OKEECHOBEE — When students first returned to school in Okeechobee in 2020, parents had three options to choose from. Students could choose to attend school in a traditional face-to-face setting, follow along live with their classes online in an option called Okeechobee Sync, or attend virtual school.
Now, in the second semester, the school district no longer offers the second option, Okeechobee Sync. Dylan Tedders, Assistant Superintendent for Administrative Services in the Okeechobee School district, estimates that 80-90% of students are back to face-to-face instruction across the county.
“One of the big things in the executive order that came from the Commissioner of Education was to urge students that were not successful at home to come back,” said Tedders. “There were students that did not have success with the virtual or blended option.”
One of the ways the district has tried to make parents feel more at ease with their children returning to in-person instruction is making information on every positive case and exclusion in the school district known to the public. Early in the first semester the Okeechobee County School District developed a COVID-19 dashboard that was available on their website as a way for parents to track cases in the system week to week.
“We kept track of everyday of the number of incidents we had at each school,” said Tedders” We would know how many were positive and how many were impacted. Our director of human resources, Joesph Stanley, began investigating starting a dashboard with the information we were already collecting. Now if you have access to the internet, then you have access to that data and it’s updated daily.”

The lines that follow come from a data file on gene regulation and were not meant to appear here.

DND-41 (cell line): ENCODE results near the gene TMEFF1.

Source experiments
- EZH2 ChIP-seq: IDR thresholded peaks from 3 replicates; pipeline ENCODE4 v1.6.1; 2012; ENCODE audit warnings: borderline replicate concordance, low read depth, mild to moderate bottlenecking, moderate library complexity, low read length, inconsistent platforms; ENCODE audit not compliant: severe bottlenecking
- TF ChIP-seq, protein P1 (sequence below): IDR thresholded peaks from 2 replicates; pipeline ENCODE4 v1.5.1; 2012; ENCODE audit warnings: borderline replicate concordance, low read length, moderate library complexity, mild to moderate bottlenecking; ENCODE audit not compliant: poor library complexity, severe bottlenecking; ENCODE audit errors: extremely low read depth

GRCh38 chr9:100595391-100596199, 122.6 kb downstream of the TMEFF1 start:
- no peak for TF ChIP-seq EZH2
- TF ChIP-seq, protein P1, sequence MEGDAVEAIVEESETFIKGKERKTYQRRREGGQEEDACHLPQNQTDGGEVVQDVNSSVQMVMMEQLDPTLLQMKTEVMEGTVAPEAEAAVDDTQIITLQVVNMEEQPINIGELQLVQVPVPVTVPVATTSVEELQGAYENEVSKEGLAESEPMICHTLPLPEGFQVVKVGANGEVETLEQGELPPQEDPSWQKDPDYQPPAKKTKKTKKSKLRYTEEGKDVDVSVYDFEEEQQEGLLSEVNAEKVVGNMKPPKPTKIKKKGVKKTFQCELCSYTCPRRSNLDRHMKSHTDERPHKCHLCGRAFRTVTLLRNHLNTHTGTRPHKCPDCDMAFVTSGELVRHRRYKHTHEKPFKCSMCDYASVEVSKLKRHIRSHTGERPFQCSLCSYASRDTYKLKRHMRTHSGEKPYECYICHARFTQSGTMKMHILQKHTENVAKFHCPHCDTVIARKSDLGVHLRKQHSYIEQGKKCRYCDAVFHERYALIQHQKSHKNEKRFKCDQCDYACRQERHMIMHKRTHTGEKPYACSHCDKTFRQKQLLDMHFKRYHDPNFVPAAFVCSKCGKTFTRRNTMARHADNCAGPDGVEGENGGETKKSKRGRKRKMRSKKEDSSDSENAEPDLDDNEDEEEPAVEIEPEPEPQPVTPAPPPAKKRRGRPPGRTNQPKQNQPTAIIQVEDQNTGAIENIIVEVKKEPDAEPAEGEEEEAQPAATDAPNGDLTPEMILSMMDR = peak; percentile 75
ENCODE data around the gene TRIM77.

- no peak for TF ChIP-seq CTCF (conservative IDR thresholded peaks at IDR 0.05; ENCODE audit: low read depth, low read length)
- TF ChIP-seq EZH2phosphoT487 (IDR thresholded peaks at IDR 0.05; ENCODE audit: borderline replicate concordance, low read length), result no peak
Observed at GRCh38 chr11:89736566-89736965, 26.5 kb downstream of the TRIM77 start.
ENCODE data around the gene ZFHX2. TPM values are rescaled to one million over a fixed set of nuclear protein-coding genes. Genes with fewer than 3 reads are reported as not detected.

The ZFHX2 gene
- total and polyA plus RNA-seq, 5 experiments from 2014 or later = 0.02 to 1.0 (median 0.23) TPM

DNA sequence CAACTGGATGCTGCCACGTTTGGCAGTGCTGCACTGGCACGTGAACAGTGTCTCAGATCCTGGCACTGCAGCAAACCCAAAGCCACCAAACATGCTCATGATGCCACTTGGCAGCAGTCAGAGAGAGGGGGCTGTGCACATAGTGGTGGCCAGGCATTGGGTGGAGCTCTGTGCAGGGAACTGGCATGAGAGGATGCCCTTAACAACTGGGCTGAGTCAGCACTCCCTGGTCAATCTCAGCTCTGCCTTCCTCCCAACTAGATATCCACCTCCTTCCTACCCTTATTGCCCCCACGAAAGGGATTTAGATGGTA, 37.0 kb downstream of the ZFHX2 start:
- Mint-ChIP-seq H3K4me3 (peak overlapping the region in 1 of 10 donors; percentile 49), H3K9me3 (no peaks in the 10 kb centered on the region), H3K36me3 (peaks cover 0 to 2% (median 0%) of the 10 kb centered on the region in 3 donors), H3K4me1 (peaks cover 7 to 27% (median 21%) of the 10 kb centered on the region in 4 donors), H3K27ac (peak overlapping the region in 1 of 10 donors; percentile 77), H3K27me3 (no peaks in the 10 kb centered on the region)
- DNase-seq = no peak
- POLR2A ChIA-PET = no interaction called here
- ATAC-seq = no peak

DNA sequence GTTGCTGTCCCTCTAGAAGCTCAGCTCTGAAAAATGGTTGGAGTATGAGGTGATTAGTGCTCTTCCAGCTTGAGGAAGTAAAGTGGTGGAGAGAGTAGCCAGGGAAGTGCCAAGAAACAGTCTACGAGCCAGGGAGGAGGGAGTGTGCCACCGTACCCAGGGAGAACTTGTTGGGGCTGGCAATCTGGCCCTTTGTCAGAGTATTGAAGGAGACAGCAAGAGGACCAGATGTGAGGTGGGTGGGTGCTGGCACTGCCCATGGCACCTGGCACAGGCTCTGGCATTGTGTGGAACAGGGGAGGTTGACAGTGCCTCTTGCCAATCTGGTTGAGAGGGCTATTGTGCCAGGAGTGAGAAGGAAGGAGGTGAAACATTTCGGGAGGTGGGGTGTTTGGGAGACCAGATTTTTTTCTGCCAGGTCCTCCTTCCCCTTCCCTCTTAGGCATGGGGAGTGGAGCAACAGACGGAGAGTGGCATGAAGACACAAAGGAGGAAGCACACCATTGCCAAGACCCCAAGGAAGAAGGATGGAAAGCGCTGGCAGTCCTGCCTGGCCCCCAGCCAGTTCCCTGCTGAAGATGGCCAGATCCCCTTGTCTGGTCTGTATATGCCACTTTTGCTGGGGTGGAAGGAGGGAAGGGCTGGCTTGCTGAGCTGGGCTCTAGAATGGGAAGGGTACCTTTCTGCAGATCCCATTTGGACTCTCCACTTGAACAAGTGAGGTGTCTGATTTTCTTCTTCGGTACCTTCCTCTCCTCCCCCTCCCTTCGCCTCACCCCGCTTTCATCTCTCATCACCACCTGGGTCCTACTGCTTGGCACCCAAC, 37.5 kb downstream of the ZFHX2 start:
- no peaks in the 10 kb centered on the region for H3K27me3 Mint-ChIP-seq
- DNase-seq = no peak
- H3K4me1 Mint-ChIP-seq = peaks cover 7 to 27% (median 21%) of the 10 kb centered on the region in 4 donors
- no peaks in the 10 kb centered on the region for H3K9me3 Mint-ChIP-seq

One of the early problems the district had to contend with as the school year began was contact tracing. If a student had tested positive, how would you track who they had possibly interacted with throughout their day at school? And how much interaction would qualify as close enough to warrant an exclusion?
“That was a challenge in the first semester,” explained Tedders. “Just trying to get the tracing right. Making sure that teachers had seating charts for their classes, knowing which visitors came in, and how long those visitors were actually in the room. When you think about a school site you have teacher aides that might be in and out of the classroom all period, ESE support staff in and out of classrooms multiple periods per day. It’s a lot to track. Certain times seating charts on buses were a challenge because a kid would not be riding one day, then riding the next. So if you’re trying to contact trace an incident from last week you have to go to the video and see who was around them that day. Because if you just did a blanket exclusion based on the seating chart you might be excludeding someone who wasn’t even there that day.”
“Those were all challenges,” continued Tedders. “And they still are. Obviously we got better at it as we went along.”
Now headed into the second semester, one of the big challenges facing the district is “covid fatigue”. With people growing tired of the routine and disruption to everyday life.
“We’re going back to our administrators and teachers letting them know that nothing as changed from our expectations from the fall,” Tedders said. “We’re still going to be wiping desks, expecting hand sanitizer to be used and everything else. We don’t want to create panic, but we want to create urgency.”